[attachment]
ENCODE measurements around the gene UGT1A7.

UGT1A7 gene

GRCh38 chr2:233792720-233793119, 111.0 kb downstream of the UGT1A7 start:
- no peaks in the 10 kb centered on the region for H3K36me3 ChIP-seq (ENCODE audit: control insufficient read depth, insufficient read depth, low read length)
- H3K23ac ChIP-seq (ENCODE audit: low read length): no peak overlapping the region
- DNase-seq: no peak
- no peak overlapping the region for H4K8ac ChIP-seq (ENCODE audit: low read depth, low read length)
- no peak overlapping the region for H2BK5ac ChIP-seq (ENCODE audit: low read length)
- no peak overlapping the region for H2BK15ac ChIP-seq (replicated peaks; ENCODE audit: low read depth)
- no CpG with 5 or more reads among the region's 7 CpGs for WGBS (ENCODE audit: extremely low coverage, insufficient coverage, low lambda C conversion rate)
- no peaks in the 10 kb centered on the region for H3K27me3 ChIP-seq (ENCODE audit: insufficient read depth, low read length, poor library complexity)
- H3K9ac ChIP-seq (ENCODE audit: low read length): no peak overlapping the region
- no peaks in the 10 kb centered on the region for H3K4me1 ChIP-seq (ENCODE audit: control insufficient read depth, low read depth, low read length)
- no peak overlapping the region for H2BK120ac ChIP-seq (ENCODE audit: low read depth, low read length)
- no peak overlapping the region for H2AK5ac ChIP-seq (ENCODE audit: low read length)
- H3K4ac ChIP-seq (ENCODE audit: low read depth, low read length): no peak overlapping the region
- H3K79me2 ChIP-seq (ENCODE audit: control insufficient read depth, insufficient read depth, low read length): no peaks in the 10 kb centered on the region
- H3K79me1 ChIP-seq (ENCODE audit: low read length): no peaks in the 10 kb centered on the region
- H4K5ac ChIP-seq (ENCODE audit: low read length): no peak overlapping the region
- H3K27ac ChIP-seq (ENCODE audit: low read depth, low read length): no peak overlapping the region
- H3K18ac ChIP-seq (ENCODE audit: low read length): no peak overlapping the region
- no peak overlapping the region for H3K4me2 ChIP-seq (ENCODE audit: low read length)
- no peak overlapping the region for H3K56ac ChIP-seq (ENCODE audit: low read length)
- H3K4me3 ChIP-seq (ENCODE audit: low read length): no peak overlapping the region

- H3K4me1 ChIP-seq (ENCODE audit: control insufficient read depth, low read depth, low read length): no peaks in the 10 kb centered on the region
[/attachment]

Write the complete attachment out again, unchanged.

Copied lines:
ENCODE measurements around the gene UGT1A7.

UGT1A7 gene

GRCh38 chr2:233792720-233793119, 111.0 kb downstream of the UGT1A7 start:
- no peaks in the 10 kb centered on the region for H3K36me3 ChIP-seq (ENCODE audit: control insufficient read depth, insufficient read depth, low read length)
- H3K23ac ChIP-seq (ENCODE audit: low read length): no peak overlapping the region
- DNase-seq: no peak
- no peak overlapping the region for H4K8ac ChIP-seq (ENCODE audit: low read depth, low read length)
- no peak overlapping the region for H2BK5ac ChIP-seq (ENCODE audit: low read length)
- no peak overlapping the region for H2BK15ac ChIP-seq (replicated peaks; ENCODE audit: low read depth)
- no CpG with 5 or more reads among the region's 7 CpGs for WGBS (ENCODE audit: extremely low coverage, insufficient coverage, low lambda C conversion rate)
- no peaks in the 10 kb centered on the region for H3K27me3 ChIP-seq (ENCODE audit: insufficient read depth, low read length, poor library complexity)
- H3K9ac ChIP-seq (ENCODE audit: low read length): no peak overlapping the region
- no peaks in the 10 kb centered on the region for H3K4me1 ChIP-seq (ENCODE audit: control insufficient read depth, low read depth, low read length)
- no peak overlapping the region for H2BK120ac ChIP-seq (ENCODE audit: low read depth, low read length)
- no peak overlapping the region for H2AK5ac ChIP-seq (ENCODE audit: low read length)
- H3K4ac ChIP-seq (ENCODE audit: low read depth, low read length): no peak overlapping the region
- H3K79me2 ChIP-seq (ENCODE audit: control insufficient read depth, insufficient read depth, low read length): no peaks in the 10 kb centered on the region
- H3K79me1 ChIP-seq (ENCODE audit: low read length): no peaks in the 10 kb centered on the region
- H4K5ac ChIP-seq (ENCODE audit: low read length): no peak overlapping the region
- H3K27ac ChIP-seq (ENCODE audit: low read depth, low read length): no peak overlapping the region
- H3K18ac ChIP-seq (ENCODE audit: low read length): no peak overlapping the region
- no peak overlapping the region for H3K4me2 ChIP-seq (ENCODE audit: low read length)
- no peak overlapping the region for H3K56ac ChIP-seq (ENCODE audit: low read length)
- H3K4me3 ChIP-seq (ENCODE audit: low read length): no peak overlapping the region

- H3K4me1 ChIP-seq (ENCODE audit: control insufficient read depth, low read depth, low read length): no peaks in the 10 kb centered on the region